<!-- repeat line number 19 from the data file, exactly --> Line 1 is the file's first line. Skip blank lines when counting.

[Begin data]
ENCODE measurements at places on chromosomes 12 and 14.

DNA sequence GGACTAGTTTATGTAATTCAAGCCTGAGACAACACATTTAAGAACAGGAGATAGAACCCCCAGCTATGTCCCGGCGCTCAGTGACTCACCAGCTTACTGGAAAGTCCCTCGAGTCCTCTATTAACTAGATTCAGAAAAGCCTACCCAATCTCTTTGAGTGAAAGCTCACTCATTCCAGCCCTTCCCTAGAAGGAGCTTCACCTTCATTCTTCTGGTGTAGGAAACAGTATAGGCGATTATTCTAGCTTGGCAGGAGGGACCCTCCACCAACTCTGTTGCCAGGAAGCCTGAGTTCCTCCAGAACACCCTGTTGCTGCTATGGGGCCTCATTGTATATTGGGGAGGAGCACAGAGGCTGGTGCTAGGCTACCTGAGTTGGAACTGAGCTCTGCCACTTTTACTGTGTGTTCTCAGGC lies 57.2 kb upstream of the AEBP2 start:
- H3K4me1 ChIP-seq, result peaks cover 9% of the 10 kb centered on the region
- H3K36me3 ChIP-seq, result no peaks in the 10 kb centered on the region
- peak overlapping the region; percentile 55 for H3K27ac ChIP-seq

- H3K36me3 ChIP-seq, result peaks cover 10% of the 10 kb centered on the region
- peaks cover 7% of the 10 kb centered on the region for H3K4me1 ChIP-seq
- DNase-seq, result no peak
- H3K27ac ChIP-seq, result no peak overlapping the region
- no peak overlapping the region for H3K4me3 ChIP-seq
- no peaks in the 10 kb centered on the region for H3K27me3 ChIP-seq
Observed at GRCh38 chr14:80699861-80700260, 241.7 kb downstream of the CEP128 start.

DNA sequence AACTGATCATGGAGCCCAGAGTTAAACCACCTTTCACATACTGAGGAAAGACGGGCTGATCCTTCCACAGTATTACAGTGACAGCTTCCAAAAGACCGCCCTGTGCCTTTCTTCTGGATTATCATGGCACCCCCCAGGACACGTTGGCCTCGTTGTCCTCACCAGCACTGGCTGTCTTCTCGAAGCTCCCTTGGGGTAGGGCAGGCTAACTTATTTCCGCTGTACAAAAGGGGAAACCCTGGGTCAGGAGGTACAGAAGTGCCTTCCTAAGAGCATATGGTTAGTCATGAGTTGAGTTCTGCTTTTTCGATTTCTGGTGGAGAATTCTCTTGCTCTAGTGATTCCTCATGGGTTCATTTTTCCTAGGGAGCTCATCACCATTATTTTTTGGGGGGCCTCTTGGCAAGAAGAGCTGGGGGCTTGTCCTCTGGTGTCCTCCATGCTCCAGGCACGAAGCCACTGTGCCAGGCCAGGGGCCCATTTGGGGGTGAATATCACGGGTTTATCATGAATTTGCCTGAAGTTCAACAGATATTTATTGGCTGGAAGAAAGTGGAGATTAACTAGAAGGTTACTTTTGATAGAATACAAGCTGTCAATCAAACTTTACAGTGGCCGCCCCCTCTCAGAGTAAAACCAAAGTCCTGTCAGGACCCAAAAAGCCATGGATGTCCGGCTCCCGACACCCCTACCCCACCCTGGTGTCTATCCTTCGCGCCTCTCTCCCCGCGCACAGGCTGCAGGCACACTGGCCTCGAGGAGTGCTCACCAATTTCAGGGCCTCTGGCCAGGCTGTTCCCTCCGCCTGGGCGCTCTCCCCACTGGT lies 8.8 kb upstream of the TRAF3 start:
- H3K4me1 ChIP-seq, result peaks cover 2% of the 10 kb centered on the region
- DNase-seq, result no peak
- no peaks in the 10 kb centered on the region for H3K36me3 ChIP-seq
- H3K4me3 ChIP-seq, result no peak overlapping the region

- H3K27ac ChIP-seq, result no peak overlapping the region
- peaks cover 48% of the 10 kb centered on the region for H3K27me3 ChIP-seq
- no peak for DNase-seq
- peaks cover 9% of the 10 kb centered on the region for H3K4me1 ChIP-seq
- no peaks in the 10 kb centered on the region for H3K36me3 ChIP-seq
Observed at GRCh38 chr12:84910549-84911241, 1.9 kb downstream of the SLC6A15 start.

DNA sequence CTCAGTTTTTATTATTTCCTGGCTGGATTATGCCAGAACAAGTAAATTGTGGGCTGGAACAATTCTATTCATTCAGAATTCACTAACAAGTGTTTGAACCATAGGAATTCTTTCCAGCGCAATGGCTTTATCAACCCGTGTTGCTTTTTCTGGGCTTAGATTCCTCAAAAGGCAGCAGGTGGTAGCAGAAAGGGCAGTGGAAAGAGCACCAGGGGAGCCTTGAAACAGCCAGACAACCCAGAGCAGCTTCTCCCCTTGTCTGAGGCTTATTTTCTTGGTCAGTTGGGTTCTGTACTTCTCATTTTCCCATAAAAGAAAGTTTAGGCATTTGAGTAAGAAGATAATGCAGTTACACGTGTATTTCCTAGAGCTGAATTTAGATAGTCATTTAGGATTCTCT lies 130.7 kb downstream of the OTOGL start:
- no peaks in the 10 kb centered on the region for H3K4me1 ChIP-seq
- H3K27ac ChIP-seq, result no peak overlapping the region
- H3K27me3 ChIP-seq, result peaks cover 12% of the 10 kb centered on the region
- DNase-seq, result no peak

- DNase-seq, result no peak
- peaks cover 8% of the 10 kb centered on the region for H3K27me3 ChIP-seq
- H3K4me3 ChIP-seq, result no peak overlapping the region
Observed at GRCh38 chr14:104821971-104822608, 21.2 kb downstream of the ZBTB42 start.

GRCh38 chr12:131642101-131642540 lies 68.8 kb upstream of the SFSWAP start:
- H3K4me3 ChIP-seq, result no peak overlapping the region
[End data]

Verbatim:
- peaks cover 48% of the 10 kb centered on the region for H3K27me3 ChIP-seq